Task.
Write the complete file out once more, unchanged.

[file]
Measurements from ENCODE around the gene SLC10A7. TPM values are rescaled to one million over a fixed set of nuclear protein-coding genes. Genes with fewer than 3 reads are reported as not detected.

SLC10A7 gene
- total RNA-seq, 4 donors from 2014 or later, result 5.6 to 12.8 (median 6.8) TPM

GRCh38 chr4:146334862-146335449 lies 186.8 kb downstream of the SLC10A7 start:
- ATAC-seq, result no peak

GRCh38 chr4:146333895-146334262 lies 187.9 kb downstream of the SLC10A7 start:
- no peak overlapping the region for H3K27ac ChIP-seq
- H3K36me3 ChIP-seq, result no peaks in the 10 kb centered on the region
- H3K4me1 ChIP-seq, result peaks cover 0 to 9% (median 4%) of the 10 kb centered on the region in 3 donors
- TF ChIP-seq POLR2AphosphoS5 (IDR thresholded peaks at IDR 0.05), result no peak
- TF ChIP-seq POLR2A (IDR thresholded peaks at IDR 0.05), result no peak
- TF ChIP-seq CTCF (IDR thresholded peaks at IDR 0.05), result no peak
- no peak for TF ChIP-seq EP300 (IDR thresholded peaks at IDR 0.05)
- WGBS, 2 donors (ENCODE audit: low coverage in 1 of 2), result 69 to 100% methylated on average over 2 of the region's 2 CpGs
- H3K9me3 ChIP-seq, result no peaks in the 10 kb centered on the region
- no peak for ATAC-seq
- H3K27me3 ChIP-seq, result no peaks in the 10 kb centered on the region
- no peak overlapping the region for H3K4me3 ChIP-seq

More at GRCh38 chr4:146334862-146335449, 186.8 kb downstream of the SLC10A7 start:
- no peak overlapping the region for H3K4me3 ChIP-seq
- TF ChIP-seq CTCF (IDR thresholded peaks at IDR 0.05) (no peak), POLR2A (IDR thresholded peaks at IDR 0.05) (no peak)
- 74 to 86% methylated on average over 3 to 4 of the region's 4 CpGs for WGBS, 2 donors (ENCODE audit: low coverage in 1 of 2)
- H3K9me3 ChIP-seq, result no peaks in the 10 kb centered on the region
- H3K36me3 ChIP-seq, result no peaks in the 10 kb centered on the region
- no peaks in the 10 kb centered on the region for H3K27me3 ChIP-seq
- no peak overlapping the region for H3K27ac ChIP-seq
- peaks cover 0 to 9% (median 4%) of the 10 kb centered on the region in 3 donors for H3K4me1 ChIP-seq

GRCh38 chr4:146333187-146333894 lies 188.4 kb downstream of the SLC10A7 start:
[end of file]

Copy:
Measurements from ENCODE around the gene SLC10A7. TPM values are rescaled to one million over a fixed set of nuclear protein-coding genes. Genes with fewer than 3 reads are reported as not detected.

SLC10A7 gene
- total RNA-seq, 4 donors from 2014 or later, result 5.6 to 12.8 (median 6.8) TPM

GRCh38 chr4:146334862-146335449 lies 186.8 kb downstream of the SLC10A7 start:
- ATAC-seq, result no peak

GRCh38 chr4:146333895-146334262 lies 187.9 kb downstream of the SLC10A7 start:
- no peak overlapping the region for H3K27ac ChIP-seq
- H3K36me3 ChIP-seq, result no peaks in the 10 kb centered on the region
- H3K4me1 ChIP-seq, result peaks cover 0 to 9% (median 4%) of the 10 kb centered on the region in 3 donors
- TF ChIP-seq POLR2AphosphoS5 (IDR thresholded peaks at IDR 0.05), result no peak
- TF ChIP-seq POLR2A (IDR thresholded peaks at IDR 0.05), result no peak
- TF ChIP-seq CTCF (IDR thresholded peaks at IDR 0.05), result no peak
- no peak for TF ChIP-seq EP300 (IDR thresholded peaks at IDR 0.05)
- WGBS, 2 donors (ENCODE audit: low coverage in 1 of 2), result 69 to 100% methylated on average over 2 of the region's 2 CpGs
- H3K9me3 ChIP-seq, result no peaks in the 10 kb centered on the region
- no peak for ATAC-seq
- H3K27me3 ChIP-seq, result no peaks in the 10 kb centered on the region
- no peak overlapping the region for H3K4me3 ChIP-seq

More at GRCh38 chr4:146334862-146335449, 186.8 kb downstream of the SLC10A7 start:
- no peak overlapping the region for H3K4me3 ChIP-seq
- TF ChIP-seq CTCF (IDR thresholded peaks at IDR 0.05) (no peak), POLR2A (IDR thresholded peaks at IDR 0.05) (no peak)
- 74 to 86% methylated on average over 3 to 4 of the region's 4 CpGs for WGBS, 2 donors (ENCODE audit: low coverage in 1 of 2)
- H3K9me3 ChIP-seq, result no peaks in the 10 kb centered on the region
- H3K36me3 ChIP-seq, result no peaks in the 10 kb centered on the region
- no peaks in the 10 kb centered on the region for H3K27me3 ChIP-seq
- no peak overlapping the region for H3K27ac ChIP-seq
- peaks cover 0 to 9% (median 4%) of the 10 kb centered on the region in 3 donors for H3K4me1 ChIP-seq

GRCh38 chr4:146333187-146333894 lies 188.4 kb downstream of the SLC10A7 start: